Mrigadaya, Mṛgadāya: 2 definitions
Mrigadaya means something in Buddhism, Pali, Hinduism, Sanskrit. If you want to know the exact meaning, history, etymology or English translation of this term then check out the descriptions on this page. Add your comment or reference to a book if you want to contribute to this summary article.
The Sanskrit term Mṛgadāya can be transliterated into English as Mrgadaya or Mrigadaya, using the IAST transliteration scheme (?).
Mahayana (major branch of Buddhism)Source: Wisdom Library: Maha Prajnaparamita Sastra
Mṛgadāya (मृगदाय) or “deer park” is the name of a place at Vārānasī where the vihāra named Ṛṣipatana was located, according to the 2nd century Mahāprajñāpāramitāśāstra chapter V. Note: Ṛṣipatana or Ṛṣivadana, on the outskirts of Benares where the Deer Park (Mṛgadāva or Mṛgadāya) is located. It is there that all the Buddhas must give their first sermon and the Buddha preached the Dharmacakrapravartanasūtra to the five monks; it is one of the four great pilgrimage places, determined by the Buddha.
Mahayana (महायान, mahāyāna) is a major branch of Buddhism focusing on the path of a Bodhisattva (spiritual aspirants/ enlightened beings). Extant literature is vast and primarely composed in the Sanskrit language. There are many sūtras of which some of the earliest are the various Prajñāpāramitā sūtras.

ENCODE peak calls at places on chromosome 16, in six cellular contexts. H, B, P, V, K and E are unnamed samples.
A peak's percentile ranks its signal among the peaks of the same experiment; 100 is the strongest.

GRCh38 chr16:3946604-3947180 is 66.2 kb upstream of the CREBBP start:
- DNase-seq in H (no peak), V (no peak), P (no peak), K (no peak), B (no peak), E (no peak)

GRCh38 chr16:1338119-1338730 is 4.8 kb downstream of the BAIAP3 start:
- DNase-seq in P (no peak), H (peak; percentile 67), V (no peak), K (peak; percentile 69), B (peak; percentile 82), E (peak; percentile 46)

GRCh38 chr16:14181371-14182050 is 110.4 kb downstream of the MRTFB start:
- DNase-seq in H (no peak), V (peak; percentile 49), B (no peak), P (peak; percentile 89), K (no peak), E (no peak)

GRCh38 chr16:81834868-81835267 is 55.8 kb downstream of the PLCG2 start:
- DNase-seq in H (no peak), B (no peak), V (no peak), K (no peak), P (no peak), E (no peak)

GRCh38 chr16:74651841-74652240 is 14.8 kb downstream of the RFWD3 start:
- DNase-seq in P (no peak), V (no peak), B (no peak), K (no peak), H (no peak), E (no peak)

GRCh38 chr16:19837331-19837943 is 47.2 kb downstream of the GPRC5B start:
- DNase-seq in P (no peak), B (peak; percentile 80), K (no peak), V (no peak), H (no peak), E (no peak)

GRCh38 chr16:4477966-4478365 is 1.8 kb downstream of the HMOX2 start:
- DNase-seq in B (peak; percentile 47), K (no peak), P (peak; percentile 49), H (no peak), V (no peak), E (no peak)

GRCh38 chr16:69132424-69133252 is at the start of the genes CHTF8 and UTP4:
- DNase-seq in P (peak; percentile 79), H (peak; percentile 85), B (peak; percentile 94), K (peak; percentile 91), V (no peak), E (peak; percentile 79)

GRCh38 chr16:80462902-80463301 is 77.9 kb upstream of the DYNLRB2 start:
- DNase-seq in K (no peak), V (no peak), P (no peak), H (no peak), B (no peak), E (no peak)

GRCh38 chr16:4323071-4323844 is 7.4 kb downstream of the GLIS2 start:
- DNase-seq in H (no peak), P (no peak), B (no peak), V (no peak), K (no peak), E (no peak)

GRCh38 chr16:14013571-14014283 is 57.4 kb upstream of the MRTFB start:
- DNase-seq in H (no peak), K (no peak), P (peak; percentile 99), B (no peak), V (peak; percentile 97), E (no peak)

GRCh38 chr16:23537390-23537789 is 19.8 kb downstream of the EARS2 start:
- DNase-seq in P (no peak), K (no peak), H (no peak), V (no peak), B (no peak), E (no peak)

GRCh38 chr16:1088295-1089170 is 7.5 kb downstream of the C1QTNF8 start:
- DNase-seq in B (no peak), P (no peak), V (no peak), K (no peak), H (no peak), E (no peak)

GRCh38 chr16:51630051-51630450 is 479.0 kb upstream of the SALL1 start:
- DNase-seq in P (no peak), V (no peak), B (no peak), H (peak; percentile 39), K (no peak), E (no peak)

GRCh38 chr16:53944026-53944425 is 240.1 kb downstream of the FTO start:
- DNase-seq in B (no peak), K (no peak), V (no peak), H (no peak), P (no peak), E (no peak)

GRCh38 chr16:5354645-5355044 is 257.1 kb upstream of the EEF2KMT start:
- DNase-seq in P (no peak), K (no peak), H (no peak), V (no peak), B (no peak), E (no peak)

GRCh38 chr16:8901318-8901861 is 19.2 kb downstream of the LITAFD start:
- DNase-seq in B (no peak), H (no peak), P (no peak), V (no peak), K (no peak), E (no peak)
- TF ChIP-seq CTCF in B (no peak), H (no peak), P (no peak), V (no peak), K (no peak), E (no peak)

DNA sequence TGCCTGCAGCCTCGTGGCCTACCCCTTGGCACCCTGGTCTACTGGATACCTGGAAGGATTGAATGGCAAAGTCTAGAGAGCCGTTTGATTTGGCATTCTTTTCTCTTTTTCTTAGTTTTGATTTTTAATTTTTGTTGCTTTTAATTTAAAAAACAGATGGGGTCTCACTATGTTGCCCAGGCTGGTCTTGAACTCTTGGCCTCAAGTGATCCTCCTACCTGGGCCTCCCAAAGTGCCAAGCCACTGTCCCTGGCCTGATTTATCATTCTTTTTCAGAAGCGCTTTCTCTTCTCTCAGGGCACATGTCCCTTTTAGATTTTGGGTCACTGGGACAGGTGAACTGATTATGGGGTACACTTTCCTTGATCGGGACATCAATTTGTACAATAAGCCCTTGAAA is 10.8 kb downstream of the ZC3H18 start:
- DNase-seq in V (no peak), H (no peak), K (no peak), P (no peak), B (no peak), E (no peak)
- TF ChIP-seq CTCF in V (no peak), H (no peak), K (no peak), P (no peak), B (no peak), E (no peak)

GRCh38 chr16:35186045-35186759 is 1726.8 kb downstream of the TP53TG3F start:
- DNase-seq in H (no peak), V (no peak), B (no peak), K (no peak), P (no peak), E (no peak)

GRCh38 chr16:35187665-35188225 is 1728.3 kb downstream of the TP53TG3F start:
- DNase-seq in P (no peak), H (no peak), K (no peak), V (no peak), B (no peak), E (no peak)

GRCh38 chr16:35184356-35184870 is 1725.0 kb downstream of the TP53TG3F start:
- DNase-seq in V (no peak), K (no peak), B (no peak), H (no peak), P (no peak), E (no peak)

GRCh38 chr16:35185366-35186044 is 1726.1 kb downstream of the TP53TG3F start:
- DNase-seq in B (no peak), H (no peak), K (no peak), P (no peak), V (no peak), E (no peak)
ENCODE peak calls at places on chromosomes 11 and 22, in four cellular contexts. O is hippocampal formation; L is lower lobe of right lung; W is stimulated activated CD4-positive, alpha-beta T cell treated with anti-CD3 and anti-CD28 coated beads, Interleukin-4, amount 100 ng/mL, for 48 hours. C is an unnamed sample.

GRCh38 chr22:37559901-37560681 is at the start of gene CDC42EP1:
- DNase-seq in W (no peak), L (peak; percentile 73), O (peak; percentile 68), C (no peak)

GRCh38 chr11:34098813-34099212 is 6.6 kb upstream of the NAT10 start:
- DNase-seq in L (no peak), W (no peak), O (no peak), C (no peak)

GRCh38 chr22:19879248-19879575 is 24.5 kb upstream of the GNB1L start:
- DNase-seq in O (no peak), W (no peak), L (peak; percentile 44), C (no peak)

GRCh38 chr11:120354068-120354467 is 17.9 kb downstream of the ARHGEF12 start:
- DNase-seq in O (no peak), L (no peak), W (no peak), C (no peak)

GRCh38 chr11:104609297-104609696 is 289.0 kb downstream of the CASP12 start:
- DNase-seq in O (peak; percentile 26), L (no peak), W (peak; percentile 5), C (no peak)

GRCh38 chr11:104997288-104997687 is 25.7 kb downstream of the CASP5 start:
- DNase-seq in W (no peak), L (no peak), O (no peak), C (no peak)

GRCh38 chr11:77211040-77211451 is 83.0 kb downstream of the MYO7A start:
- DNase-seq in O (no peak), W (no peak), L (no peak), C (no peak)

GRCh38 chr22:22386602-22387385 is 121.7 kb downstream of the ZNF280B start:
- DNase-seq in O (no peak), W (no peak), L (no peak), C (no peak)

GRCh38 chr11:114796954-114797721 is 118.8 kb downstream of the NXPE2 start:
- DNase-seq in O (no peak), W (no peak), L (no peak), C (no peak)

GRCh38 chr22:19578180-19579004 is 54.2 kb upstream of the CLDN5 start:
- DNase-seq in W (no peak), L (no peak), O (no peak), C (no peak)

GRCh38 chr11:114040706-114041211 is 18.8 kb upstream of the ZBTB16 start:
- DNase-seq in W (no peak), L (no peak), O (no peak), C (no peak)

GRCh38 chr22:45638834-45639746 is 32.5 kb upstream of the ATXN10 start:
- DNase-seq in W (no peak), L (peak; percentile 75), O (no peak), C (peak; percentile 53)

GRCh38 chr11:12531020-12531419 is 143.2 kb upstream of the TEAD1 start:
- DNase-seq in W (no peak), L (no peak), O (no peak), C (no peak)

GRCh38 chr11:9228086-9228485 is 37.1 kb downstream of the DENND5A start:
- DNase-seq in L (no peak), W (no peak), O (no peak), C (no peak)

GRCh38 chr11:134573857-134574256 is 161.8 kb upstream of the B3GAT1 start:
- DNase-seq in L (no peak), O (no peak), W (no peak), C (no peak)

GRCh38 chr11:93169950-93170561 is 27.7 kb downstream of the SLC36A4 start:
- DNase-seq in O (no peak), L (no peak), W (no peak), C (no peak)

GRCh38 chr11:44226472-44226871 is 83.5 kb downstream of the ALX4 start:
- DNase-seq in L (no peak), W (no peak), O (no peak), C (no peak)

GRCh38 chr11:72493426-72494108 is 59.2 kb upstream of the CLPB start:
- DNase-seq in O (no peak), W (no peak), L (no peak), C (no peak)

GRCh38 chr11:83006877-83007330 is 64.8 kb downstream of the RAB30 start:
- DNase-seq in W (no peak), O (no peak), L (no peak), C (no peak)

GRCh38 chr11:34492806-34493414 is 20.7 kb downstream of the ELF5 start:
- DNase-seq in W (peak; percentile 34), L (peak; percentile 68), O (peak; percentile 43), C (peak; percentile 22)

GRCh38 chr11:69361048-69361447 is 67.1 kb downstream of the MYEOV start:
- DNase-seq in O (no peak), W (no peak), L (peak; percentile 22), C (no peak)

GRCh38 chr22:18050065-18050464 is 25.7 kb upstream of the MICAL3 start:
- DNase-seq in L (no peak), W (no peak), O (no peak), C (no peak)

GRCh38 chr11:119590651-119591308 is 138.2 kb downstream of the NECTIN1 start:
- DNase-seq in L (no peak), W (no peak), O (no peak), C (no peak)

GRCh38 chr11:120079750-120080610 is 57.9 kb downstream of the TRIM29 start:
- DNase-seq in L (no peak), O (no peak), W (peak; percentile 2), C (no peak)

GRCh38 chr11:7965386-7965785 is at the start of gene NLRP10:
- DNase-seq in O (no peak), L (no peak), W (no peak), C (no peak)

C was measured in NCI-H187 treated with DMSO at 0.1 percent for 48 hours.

Languages of India and abroad
Sanskrit-English dictionarySource: Cologne Digital Sanskrit Dictionaries: Edgerton Buddhist Hybrid Sanskrit Dictionary
Mṛgadāya (मृगदाय) or Mṛga-dāva.—[, m. (cpd. only recorded in BHS and as miga-dāya in Pali, tho both constituents are Sanskrit), deer-park, almost exclusively used of the park Ṛṣipatana, °vadana, etc., at Benares, where Buddha is said to have first preached; the form °dāya is never recorded in mss., tho Senart adopts it by em. in Mv i.366.8, where the etym. offered seems naturally to call for it (but compare LV 19.4 below): mṛgāṇāṃ dāyo dinno mṛgadāve ṛṣipaṭṭane (mss.; Senart em. mṛgadāyo ti ṛṣipattano); the foll. all refer to the Benares park, usually in loc., Ṛṣipatane (°vadane, etc.) mṛgadāve: SP 69.12; LV 18.20; 19.4 (abhayadattāś ca) tasmin mṛgāḥ prativasanti iti…mṛga- dāva iti saṃjñodapādi, compare Mv i.366.8, above; LV 264.22; 402.3; 404.17; 407.16; 412.9; 413.1; Mv i.161.4, 323.14, 17; 330.4; 331.3; ii.138.2; iii.323.3; 330.17; Divy 464.16; [Page438-a+ 71] Av i.42.9; Mvy 4129; once, in Divy 182.25, of a quite different deerpark called Bhīṣaṇikāvana, in Śuśumā- ragiri.
Sanskrit, also spelled संस्कृतम् (saṃskṛtam), is an ancient language of India commonly seen as the grandmother of the Indo-European language family. Closely allied with Prakrit and Pali, Sanskrit is more exhaustive in both grammar and terms and has the most extensive collection of literature in the world, greatly surpassing its sister-languages Greek and Latin.
See also (Relevant definitions)
Search found 2 books and stories containing Mrigadaya, Mṛga-dāya, Mrga-daya, Mṛgadāya, Mrgadaya, Mriga-daya; (plurals include: Mrigadayas, dāyas, dayas, Mṛgadāyas, Mrgadayas). You can also click to the full overview containing English textual excerpts. Below are direct links for the most relevant articles:
Maha Prajnaparamita Sastra (by Gelongma Karma Migme Chödrön)
Appendix 6 - Description of Ṛṣipatana or Ṛṣivadana (at Benares) < [Chapter V - Rājagṛha]
Nigrodhamiga-jātaka < [Chapter XXVII - The Virtue of Exertion]
The Mahavastu (great story) (by J. J. Jones)